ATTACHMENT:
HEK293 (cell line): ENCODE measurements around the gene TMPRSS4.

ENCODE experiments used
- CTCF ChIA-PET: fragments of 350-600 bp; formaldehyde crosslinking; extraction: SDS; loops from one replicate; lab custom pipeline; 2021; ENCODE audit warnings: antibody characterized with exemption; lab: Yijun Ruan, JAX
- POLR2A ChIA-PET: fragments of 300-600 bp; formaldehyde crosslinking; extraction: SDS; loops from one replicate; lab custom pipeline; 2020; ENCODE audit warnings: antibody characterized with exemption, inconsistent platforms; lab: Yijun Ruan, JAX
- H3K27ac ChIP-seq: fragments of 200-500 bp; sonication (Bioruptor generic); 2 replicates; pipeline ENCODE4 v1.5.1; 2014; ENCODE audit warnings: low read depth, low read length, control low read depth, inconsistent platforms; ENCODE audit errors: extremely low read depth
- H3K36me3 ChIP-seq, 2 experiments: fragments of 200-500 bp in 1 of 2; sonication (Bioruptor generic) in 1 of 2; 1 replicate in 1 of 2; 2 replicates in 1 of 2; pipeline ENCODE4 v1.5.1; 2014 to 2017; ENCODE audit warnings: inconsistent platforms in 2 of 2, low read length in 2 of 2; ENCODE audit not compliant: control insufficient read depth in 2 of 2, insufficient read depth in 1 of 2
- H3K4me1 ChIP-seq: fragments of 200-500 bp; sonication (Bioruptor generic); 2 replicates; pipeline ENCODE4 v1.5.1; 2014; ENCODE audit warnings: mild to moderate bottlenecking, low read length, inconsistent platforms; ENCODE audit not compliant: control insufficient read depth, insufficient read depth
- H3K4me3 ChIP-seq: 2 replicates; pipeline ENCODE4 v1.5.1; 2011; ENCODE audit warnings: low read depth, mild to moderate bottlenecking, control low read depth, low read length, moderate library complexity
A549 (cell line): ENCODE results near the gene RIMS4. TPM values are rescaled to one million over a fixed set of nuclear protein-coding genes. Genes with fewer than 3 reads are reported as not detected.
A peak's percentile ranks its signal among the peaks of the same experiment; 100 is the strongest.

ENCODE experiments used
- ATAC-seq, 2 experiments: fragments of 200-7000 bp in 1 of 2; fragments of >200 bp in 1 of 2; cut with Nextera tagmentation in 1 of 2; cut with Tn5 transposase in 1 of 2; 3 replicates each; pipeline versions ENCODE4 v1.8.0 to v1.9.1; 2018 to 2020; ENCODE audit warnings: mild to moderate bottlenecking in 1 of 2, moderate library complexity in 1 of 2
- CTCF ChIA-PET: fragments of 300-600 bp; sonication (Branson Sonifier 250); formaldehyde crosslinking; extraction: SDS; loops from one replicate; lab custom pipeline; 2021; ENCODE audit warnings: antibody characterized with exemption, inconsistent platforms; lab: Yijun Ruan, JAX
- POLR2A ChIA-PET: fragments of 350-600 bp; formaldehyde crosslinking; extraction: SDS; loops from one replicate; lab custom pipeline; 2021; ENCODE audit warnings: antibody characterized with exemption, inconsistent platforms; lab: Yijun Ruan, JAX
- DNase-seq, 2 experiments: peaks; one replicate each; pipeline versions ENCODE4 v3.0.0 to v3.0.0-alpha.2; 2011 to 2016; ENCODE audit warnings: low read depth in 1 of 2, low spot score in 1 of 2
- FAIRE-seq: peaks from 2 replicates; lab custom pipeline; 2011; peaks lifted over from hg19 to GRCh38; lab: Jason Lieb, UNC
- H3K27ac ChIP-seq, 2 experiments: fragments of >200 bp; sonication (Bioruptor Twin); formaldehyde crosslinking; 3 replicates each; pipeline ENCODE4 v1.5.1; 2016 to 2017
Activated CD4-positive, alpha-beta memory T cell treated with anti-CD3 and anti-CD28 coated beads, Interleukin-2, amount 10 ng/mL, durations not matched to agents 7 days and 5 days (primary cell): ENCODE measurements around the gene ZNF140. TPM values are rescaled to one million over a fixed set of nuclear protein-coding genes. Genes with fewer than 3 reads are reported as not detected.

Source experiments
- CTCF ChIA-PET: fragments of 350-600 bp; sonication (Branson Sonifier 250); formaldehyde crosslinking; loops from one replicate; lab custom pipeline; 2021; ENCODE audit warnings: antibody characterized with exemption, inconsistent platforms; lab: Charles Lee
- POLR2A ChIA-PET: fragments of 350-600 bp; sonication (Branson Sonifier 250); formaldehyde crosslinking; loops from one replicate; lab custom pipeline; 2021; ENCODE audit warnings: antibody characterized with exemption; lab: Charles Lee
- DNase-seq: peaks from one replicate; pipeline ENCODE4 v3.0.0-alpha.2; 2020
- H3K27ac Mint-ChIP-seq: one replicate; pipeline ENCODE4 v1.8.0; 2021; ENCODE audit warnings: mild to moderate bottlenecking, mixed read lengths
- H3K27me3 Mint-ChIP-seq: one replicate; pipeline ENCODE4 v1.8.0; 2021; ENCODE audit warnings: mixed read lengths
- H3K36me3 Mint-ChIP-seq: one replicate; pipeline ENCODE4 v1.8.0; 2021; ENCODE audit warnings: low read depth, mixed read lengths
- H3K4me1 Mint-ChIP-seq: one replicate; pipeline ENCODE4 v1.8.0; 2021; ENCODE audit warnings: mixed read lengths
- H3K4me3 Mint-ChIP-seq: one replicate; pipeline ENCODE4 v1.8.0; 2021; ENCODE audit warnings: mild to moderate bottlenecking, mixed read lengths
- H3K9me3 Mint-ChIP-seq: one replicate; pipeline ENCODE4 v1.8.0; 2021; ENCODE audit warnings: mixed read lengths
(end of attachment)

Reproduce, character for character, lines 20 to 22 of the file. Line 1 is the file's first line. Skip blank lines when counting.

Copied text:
- CTCF ChIA-PET: fragments of 350-600 bp; sonication (Branson Sonifier 250); formaldehyde crosslinking; loops from one replicate; lab custom pipeline; 2021; ENCODE audit warnings: antibody characterized with exemption, inconsistent platforms; lab: Charles Lee
- POLR2A ChIA-PET: fragments of 350-600 bp; sonication (Branson Sonifier 250); formaldehyde crosslinking; loops from one replicate; lab custom pipeline; 2021; ENCODE audit warnings: antibody characterized with exemption; lab: Charles Lee
- DNase-seq: peaks from one replicate; pipeline ENCODE4 v3.0.0-alpha.2; 2020